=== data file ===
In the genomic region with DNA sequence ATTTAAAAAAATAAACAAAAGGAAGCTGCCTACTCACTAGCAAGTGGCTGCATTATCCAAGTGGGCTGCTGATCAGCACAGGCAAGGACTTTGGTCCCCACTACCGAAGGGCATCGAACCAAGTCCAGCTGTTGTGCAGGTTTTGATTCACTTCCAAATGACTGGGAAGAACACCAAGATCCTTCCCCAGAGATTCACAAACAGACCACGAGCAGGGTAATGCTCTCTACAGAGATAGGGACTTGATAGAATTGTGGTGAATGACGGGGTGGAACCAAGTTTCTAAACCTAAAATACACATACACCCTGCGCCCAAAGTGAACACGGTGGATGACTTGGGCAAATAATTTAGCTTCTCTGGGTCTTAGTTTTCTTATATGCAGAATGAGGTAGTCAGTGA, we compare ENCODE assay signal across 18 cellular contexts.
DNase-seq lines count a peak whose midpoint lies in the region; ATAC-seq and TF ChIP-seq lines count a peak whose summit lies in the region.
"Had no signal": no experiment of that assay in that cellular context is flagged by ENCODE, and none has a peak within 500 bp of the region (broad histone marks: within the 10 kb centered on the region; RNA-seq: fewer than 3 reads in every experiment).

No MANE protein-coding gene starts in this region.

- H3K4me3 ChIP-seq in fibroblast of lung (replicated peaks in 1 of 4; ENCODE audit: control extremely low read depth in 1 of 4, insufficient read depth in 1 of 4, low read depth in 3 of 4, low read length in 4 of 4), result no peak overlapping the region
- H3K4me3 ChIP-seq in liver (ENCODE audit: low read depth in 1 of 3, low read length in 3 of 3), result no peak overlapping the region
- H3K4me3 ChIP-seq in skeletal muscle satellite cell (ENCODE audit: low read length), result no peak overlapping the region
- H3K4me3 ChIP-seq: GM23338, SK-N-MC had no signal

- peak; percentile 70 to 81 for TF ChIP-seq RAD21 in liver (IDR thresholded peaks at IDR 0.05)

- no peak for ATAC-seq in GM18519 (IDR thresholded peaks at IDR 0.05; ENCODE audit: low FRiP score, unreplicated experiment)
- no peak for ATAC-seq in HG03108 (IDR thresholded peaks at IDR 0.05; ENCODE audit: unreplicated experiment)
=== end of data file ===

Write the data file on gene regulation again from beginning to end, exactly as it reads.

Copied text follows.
In the genomic region with DNA sequence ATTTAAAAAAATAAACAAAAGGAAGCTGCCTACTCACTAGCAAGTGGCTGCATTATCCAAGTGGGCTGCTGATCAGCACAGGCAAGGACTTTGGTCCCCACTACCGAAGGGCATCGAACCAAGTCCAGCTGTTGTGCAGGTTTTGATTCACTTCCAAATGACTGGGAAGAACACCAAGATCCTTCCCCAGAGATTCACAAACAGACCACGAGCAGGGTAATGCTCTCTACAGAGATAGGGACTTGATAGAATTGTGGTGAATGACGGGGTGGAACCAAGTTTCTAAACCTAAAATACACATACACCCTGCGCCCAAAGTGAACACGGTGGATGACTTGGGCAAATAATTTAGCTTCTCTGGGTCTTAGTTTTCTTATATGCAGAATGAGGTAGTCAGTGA, we compare ENCODE assay signal across 18 cellular contexts.
DNase-seq lines count a peak whose midpoint lies in the region; ATAC-seq and TF ChIP-seq lines count a peak whose summit lies in the region.
"Had no signal": no experiment of that assay in that cellular context is flagged by ENCODE, and none has a peak within 500 bp of the region (broad histone marks: within the 10 kb centered on the region; RNA-seq: fewer than 3 reads in every experiment).

No MANE protein-coding gene starts in this region.

- H3K4me3 ChIP-seq in fibroblast of lung (replicated peaks in 1 of 4; ENCODE audit: control extremely low read depth in 1 of 4, insufficient read depth in 1 of 4, low read depth in 3 of 4, low read length in 4 of 4), result no peak overlapping the region
- H3K4me3 ChIP-seq in liver (ENCODE audit: low read depth in 1 of 3, low read length in 3 of 3), result no peak overlapping the region
- H3K4me3 ChIP-seq in skeletal muscle satellite cell (ENCODE audit: low read length), result no peak overlapping the region
- H3K4me3 ChIP-seq: GM23338, SK-N-MC had no signal

- peak; percentile 70 to 81 for TF ChIP-seq RAD21 in liver (IDR thresholded peaks at IDR 0.05)

- no peak for ATAC-seq in GM18519 (IDR thresholded peaks at IDR 0.05; ENCODE audit: low FRiP score, unreplicated experiment)
- no peak for ATAC-seq in HG03108 (IDR thresholded peaks at IDR 0.05; ENCODE audit: unreplicated experiment)